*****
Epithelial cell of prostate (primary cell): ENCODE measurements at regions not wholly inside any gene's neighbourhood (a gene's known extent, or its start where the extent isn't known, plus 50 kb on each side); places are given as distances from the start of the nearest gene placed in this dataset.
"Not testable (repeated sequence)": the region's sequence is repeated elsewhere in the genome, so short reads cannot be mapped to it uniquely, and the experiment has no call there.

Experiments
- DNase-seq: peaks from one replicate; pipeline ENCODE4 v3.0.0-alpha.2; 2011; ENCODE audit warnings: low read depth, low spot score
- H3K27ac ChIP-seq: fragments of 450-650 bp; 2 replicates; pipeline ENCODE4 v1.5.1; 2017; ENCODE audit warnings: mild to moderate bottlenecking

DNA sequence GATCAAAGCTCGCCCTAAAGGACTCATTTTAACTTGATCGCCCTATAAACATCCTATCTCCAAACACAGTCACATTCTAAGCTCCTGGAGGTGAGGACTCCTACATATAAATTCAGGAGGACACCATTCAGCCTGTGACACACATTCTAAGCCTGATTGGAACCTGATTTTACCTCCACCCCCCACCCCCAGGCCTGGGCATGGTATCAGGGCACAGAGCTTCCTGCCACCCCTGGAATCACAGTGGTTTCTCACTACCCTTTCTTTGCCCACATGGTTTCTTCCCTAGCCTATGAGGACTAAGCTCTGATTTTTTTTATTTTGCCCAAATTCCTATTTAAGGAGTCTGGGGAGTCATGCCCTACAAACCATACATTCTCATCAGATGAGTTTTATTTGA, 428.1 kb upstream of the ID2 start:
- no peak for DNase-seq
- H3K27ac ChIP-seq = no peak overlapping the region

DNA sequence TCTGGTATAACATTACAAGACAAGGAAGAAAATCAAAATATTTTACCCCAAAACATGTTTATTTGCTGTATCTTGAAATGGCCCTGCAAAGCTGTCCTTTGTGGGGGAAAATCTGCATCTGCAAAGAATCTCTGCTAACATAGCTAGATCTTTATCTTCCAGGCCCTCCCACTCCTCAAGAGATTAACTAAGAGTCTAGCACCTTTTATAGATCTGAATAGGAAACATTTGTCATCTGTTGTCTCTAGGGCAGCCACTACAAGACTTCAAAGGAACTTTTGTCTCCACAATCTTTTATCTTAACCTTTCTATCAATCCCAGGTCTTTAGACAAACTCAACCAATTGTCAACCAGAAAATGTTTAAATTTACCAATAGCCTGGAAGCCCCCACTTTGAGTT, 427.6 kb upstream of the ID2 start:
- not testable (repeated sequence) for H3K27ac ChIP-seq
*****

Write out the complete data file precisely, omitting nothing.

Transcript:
Epithelial cell of prostate (primary cell): ENCODE measurements at regions not wholly inside any gene's neighbourhood (a gene's known extent, or its start where the extent isn't known, plus 50 kb on each side); places are given as distances from the start of the nearest gene placed in this dataset.
"Not testable (repeated sequence)": the region's sequence is repeated elsewhere in the genome, so short reads cannot be mapped to it uniquely, and the experiment has no call there.

Experiments
- DNase-seq: peaks from one replicate; pipeline ENCODE4 v3.0.0-alpha.2; 2011; ENCODE audit warnings: low read depth, low spot score
- H3K27ac ChIP-seq: fragments of 450-650 bp; 2 replicates; pipeline ENCODE4 v1.5.1; 2017; ENCODE audit warnings: mild to moderate bottlenecking

DNA sequence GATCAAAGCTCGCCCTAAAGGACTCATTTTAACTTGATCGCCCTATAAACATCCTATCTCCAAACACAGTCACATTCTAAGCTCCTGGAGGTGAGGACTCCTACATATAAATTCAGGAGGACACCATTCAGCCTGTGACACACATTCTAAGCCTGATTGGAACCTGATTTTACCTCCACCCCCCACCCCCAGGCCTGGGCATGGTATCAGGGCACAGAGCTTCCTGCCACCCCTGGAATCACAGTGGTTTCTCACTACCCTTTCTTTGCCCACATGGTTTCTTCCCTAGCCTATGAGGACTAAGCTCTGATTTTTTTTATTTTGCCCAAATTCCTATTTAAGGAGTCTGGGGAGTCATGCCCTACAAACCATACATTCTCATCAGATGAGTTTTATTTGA, 428.1 kb upstream of the ID2 start:
- no peak for DNase-seq
- H3K27ac ChIP-seq = no peak overlapping the region

DNA sequence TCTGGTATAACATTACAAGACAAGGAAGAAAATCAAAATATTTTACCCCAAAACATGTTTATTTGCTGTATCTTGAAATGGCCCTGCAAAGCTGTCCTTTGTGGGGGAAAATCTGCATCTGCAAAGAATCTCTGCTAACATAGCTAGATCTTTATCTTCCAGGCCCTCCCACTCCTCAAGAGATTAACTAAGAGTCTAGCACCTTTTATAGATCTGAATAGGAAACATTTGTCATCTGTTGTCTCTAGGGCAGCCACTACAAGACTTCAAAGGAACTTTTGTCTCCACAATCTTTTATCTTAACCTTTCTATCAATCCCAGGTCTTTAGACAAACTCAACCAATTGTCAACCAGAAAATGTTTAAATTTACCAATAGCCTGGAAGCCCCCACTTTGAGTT, 427.6 kb upstream of the ID2 start:
- not testable (repeated sequence) for H3K27ac ChIP-seq